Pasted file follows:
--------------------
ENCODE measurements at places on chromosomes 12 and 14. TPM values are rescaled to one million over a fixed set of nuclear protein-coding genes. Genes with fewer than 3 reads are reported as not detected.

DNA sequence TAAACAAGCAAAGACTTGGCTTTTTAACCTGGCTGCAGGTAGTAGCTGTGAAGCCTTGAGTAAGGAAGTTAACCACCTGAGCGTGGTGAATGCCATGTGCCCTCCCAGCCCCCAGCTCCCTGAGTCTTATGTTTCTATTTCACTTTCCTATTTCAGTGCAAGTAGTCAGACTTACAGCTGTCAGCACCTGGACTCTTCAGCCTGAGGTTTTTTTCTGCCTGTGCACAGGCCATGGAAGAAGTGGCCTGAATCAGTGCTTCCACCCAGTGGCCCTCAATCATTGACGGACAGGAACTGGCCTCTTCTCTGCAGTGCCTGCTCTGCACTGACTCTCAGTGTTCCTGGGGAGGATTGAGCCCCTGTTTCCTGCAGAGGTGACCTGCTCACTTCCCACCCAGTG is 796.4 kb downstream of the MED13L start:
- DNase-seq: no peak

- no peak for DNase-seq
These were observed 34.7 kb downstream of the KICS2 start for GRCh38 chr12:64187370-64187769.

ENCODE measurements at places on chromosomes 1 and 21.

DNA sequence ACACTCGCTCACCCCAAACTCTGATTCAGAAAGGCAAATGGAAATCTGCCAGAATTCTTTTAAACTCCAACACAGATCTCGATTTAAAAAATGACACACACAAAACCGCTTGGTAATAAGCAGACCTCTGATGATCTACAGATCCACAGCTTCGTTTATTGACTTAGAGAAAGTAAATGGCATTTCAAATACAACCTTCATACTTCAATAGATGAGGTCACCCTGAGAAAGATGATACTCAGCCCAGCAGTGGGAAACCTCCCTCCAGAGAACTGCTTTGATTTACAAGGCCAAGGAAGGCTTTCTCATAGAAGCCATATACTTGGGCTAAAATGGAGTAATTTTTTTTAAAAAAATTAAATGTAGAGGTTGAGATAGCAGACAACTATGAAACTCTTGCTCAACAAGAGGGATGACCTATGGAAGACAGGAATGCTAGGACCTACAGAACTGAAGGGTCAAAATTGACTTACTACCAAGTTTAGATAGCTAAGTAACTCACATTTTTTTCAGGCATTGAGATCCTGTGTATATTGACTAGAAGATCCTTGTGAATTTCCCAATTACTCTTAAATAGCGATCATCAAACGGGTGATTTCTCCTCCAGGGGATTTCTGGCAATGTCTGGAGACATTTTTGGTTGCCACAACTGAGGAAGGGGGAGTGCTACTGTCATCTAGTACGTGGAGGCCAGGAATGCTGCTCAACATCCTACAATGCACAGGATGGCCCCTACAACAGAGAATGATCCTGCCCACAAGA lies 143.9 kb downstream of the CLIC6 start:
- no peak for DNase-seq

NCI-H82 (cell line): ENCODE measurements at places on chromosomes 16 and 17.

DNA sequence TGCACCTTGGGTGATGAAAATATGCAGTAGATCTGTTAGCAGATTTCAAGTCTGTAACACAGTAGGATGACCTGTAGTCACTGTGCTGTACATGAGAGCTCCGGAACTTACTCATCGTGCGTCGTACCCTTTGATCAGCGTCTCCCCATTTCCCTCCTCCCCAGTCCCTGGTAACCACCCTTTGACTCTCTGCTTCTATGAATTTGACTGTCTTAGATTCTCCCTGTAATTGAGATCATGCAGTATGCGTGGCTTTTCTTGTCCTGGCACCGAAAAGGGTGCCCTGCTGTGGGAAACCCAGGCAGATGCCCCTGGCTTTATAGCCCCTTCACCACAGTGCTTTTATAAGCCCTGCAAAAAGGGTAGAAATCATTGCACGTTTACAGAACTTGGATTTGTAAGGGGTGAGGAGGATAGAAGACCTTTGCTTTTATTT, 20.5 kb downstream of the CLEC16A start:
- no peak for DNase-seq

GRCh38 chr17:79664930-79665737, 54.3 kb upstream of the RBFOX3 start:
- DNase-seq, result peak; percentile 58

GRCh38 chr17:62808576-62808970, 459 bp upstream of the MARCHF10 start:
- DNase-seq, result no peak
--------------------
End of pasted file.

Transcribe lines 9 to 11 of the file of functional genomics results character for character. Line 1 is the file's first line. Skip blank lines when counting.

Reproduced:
NCI-H82 (cell line): ENCODE measurements at places on chromosomes 16 and 17.

DNA sequence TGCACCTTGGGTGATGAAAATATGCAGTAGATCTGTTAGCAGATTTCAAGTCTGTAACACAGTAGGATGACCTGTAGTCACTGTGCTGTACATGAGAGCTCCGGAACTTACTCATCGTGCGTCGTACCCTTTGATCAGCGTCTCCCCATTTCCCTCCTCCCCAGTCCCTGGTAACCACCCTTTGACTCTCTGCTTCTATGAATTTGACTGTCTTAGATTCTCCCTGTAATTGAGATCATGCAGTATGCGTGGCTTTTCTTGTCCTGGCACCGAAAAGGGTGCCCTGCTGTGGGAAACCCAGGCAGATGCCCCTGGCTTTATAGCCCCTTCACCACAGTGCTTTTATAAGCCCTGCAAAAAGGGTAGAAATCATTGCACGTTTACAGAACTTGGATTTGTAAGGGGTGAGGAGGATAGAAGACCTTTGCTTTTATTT, 20.5 kb downstream of the CLEC16A start:
- no peak for DNase-seq